The more things change, the more they stay the same.
Today, we are hearing a lot of international news about tariffs and trade wars.
We found it interesting to read this editorial published in the Daily British Colonist and Victoria Chronicle, Aug. 20, 1867:
“What obstacle prevents the government of this colony taking steps toward negotiating a reciprocal trade treaty with the Sandwich Islands? We are large consumers of their produce, and so are they of ours. Coal from this island already enters Hawaiian ports free of duty … Our lumber, fish, shingles, barrels, etc., which we now export in considerable quantities, and on which we pay a duty of 10 percent, will be driven out of the markets there if American goods are admitted free, unless we take immediate steps to be placed upon a similar footing.”
Today’s photo was taken in September 1869, in Sooke harbour. The ships were awaiting loading via barges carrying lumber out to them from the Muir sawmill, which was located at the right beyond the photo, which would place the mill on the harbour front a bit south of today’s Wright Road, and pretty close to where Ray Vowles lives.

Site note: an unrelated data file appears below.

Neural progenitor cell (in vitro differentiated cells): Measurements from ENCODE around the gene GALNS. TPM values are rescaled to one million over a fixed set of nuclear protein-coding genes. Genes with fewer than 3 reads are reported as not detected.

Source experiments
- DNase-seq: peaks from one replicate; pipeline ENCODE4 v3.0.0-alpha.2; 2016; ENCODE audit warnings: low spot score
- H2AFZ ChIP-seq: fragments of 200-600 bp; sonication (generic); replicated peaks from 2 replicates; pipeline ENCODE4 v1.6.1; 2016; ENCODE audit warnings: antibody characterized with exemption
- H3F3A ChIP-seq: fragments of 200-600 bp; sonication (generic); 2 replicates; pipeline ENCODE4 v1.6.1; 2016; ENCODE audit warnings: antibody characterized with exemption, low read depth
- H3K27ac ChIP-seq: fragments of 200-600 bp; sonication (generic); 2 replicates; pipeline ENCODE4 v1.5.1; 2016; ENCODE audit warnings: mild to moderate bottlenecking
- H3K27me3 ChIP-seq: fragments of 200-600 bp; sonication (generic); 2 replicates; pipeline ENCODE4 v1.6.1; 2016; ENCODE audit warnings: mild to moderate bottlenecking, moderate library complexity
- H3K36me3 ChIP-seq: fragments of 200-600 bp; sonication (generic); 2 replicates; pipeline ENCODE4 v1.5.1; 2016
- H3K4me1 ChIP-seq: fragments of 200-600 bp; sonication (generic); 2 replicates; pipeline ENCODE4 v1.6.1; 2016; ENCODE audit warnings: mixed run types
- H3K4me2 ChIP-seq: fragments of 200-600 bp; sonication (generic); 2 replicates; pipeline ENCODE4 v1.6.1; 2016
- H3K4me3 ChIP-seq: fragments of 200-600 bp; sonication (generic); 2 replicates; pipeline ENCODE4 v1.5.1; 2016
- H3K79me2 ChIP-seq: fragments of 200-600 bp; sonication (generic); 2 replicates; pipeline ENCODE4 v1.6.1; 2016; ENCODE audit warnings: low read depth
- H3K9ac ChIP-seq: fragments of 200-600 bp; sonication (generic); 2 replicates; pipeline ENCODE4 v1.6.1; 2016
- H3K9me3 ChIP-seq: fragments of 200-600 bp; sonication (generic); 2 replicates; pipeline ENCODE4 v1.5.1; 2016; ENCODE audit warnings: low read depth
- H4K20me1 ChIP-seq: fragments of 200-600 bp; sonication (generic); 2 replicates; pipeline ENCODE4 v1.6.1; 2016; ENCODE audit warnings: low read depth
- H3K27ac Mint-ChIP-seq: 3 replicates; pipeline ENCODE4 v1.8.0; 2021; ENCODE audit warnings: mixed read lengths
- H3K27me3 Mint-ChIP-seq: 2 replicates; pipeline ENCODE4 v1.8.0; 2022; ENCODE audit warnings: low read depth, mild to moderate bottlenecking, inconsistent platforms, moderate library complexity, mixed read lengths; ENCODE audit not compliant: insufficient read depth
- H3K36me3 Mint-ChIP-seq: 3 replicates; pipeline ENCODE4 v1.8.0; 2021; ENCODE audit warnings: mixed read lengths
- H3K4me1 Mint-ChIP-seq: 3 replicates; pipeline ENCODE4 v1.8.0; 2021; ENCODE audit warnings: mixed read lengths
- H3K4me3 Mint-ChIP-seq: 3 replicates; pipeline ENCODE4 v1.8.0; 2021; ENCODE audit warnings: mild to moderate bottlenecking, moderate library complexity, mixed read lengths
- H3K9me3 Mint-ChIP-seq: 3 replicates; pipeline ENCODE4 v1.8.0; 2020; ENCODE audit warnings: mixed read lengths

Through the assistance of marine historian R.E. Wells, we have learned that the sailing ships were the Lady Lampson, the Robert Cowan and the Dominion. The steam tug Emily Harris was standing by: it would have been used to tow the loaded vessels around the narrow channel at Whiffin Spit.
The Muir sawmill and its related industries shipped out many products, including lumber, squared timbers, barrel staves needed by the Sandwich Islands for molasses, bark used for tanning of leather, and pilings used for wharf construction in San Francisco.
In early British Columbia history, the Sooke area had great significance in the industrial development of the province.
Elida Peers is the historian of Sooke Region Museum.